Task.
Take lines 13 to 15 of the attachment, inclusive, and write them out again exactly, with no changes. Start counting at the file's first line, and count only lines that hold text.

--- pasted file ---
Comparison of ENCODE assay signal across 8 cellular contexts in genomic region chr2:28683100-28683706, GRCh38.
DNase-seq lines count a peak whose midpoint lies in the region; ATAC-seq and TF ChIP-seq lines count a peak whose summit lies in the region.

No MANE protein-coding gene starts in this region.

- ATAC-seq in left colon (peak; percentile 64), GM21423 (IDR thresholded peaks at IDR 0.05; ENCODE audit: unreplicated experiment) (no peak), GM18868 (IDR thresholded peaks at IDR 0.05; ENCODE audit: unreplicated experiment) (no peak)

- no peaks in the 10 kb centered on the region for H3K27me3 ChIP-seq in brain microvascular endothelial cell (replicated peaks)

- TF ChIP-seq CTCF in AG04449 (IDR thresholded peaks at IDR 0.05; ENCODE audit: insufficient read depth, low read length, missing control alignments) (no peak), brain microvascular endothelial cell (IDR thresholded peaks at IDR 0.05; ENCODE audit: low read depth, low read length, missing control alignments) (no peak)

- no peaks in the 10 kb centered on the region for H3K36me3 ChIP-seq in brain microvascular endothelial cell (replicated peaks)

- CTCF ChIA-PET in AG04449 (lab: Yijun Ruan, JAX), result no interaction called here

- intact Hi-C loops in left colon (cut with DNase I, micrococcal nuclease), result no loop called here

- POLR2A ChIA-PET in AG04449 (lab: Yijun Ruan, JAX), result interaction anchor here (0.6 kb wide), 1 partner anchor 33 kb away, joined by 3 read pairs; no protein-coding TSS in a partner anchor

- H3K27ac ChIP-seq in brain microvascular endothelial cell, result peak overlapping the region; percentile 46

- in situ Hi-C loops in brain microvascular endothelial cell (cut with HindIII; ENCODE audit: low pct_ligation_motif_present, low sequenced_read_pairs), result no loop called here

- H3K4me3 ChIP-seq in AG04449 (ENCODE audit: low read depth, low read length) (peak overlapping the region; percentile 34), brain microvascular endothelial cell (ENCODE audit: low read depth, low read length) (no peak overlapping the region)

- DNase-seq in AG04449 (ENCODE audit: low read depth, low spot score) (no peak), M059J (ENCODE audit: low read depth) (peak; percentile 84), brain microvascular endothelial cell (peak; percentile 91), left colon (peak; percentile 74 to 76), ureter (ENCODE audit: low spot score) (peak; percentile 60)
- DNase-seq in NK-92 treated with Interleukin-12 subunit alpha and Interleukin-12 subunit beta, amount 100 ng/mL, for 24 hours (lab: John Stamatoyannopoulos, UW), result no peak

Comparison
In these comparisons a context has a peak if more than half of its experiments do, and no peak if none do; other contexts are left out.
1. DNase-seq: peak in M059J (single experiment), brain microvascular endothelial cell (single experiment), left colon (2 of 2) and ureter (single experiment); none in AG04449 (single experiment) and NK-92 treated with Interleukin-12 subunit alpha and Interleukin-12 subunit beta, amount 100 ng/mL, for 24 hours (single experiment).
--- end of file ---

- H3K4me3 ChIP-seq in AG04449 (ENCODE audit: low read depth, low read length) (peak overlapping the region; percentile 34), brain microvascular endothelial cell (ENCODE audit: low read depth, low read length) (no peak overlapping the region)

- DNase-seq in AG04449 (ENCODE audit: low read depth, low spot score) (no peak), M059J (ENCODE audit: low read depth) (peak; percentile 84), brain microvascular endothelial cell (peak; percentile 91), left colon (peak; percentile 74 to 76), ureter (ENCODE audit: low spot score) (peak; percentile 60)
- DNase-seq in NK-92 treated with Interleukin-12 subunit alpha and Interleukin-12 subunit beta, amount 100 ng/mL, for 24 hours (lab: John Stamatoyannopoulos, UW), result no peak